The Securities and Exchange Commission today announced it had finalized reforms under the Investment Advisers Act to modernize rules that govern investment adviser advertisements and payments to solicitors. The amendments create a single rule that replaces the current advertising and cash solicitation rules. The final rule is designed to comprehensively and efficiently regulate investment advisers’ marketing communications.
OCIE Exam Observations: Large Trader Obligations
On December 16, the SEC’s Office of Compliance Inspections & Examinations (recently renamed as the Division of Examinations) (OCIE) published a risk alert (Risk Alert) containing observations from completed regulatory examinations that were focused on broker-dealer and investment adviser compliance with Rule 13h-1 under the Securities Exchange Act of 1934 (Rule), which sets forth reporting requirements for market participants that conduct a substantial amount of trading activity in national market system securities (i.e., Large Traders). The Risk Alert is also intended to remind broker-dealers of their reporting obligations on Electronic Blue Sheets, as well as their upcoming reporting obligations with respect to the consolidated audit trail (CAT).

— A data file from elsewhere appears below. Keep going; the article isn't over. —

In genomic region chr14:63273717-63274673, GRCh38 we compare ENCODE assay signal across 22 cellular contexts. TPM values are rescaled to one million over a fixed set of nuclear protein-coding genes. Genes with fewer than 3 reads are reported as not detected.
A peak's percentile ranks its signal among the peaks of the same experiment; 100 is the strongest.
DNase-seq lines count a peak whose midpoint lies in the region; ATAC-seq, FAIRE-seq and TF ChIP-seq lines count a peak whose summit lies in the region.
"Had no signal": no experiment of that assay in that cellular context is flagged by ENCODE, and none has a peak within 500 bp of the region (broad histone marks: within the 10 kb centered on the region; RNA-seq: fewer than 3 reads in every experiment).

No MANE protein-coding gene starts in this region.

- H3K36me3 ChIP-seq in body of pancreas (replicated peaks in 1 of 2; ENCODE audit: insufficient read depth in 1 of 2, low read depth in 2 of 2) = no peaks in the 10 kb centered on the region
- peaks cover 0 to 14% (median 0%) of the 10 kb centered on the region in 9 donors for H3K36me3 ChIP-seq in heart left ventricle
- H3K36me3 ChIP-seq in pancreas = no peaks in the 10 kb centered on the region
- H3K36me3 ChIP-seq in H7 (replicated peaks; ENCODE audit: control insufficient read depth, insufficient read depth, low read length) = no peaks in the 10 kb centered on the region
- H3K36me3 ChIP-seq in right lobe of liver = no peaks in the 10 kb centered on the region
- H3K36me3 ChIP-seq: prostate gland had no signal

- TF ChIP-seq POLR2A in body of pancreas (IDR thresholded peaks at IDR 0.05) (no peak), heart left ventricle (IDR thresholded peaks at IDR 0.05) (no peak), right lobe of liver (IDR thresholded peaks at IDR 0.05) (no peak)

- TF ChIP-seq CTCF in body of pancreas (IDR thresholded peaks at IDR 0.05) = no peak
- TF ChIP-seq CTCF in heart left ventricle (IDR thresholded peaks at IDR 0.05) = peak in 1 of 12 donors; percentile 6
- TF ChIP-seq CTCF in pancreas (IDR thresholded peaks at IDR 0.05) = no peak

OCIE encouraged investment advisers to review their compliance policies and procedures relating to: (1) identifying situations that could lead them to be deemed Large Traders; (2) timely filing and amendments of Form 13H; and (3) notifying broker-dealers through which they execute transactions of their Large Trader status. OCIE encouraged broker-dealers to assess and make any necessary changes to its supervisory and compliance policies and procedures with respect to: (1) applicability of the Rule to broker-dealers and their affiliates; (2) timely filing and amendments of Form 13H; (3) reporting requirements under Electronic Blue Sheets and the CAT, as well as applicable FINRA rules; (4) monitoring customer activity to identify customers that may be Large Traders, but have not provided their large trader identification numbers (LTIDs), and the process of contacting such customers; and (5) identifying and associating new accounts for existing Large Traders.